In “Bob and Carol and Ted and Alice,” Bacharach’s music provides the sole soundtrack to one of the most enigmatic endings in cinema. After the four friends utterly fail in their attempt at swinging, they silently emerge from their Las Vegas hotel room. As Bob (Robert Culp) presses the elevator button, a mournful French horn kicks in to introduce “What the World Needs Now Is Love.” Jackie DeShannon’s singing tracks them through the casino until, two by two, the hotel guests file out behind the quartet. Everyone from a priest to a man in a Native American headdress silently mingles in the parking lot, sharing only warm smiles. And, Scene.—DHB
"I Say a Little Prayer"
“I Say a Little Prayer,” with its kneejerk tempo change leading into that all-time earworm of a chorus “For-ever! And ever! (You’ll stay in my heart / and I love you!)” is a natural fit for a moment of increasing freneticism in any rom-com. In fact, after Dionne Warwick debuted it in 1967, followed by an equally popular version by Aretha Franklin not long after, it appeared in the delightful 1969 rom-com “The April Fools” just to that end. Nearly three decades later it was used in a similar way, for an impromptu, slightly unhinged group performance, in the Julia Roberts vehicle “My Best Friend’s Wedding.” Try to get this one out of your head. We dare you.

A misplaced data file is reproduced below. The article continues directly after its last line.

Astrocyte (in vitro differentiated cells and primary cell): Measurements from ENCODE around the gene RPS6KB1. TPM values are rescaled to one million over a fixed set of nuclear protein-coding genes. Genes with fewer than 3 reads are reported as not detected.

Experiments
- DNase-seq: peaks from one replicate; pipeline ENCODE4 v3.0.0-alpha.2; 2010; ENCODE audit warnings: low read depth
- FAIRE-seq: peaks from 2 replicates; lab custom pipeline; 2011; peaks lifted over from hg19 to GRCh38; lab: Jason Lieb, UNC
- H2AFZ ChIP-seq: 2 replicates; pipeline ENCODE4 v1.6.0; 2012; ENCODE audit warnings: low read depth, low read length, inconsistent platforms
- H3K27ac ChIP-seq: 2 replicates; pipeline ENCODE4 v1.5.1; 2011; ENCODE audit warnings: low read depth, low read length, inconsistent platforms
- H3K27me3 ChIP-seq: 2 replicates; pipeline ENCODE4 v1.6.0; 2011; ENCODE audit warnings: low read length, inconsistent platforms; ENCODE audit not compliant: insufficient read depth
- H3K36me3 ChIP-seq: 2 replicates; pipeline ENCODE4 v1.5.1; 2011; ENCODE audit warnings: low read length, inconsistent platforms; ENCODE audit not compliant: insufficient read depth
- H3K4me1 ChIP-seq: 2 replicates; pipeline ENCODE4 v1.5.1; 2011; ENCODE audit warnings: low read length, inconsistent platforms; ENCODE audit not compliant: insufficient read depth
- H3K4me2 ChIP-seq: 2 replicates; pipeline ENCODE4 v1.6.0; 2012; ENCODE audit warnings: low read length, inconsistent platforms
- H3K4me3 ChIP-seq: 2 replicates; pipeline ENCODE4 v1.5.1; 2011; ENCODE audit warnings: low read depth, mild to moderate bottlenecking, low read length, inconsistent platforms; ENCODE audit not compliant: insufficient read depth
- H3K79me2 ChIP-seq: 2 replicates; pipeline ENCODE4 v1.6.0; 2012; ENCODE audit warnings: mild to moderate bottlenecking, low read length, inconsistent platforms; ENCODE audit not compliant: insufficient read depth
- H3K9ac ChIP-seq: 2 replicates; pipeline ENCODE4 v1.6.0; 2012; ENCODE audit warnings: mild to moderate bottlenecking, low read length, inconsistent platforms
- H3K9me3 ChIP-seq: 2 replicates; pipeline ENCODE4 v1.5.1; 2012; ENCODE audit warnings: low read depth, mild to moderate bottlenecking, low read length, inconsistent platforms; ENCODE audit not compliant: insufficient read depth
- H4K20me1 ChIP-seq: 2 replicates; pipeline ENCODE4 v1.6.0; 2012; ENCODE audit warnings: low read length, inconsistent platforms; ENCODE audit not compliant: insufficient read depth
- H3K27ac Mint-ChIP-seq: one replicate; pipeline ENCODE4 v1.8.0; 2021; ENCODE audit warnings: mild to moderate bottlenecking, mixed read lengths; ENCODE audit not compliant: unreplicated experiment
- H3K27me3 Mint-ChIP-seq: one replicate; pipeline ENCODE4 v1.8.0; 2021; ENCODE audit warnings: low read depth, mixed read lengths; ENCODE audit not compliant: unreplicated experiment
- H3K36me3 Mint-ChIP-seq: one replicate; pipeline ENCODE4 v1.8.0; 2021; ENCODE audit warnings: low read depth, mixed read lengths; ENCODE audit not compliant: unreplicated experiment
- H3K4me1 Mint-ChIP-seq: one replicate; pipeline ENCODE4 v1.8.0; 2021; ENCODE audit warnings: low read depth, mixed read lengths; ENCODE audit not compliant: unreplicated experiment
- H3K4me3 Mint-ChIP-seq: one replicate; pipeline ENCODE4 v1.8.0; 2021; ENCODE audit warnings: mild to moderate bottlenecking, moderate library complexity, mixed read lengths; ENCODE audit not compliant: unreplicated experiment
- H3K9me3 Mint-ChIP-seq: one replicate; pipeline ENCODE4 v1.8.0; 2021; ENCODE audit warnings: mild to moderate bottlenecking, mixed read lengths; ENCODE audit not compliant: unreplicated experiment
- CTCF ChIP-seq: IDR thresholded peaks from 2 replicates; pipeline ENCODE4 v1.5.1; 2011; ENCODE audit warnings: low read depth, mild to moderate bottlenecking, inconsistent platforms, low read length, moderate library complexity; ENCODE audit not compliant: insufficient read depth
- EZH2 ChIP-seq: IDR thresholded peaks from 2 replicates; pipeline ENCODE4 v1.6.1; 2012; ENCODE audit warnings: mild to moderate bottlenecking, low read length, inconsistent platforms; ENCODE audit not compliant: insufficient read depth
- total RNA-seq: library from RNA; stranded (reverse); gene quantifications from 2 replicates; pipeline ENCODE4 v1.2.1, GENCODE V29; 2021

"That's What Friends Are For"
Maybe the ultimate karaoke jam to drunkenly sing with friends from the Bacharach songbook, “That’s What Friends Are For” made its debut in the early Ron Howard movie “Night Shift,” sung by Rod Stewart. But the version that’s embedded in people’s brains is the all-star fundraiser edition in the mode of “We Are the World.” This version, performed by Dionne & Friends (basically Dionne Warwick, Stevie Wonder, Elton John, and Gladys Knight), made its debut in 1987. “We Are the World” was to raise money for USA for Africa, and “That’s What Friends Are For” was to raise money to help in the fight against AIDS at a time when the U.S. government remained starkly indifferent to the deadly effect of the epidemic within the LGBT community.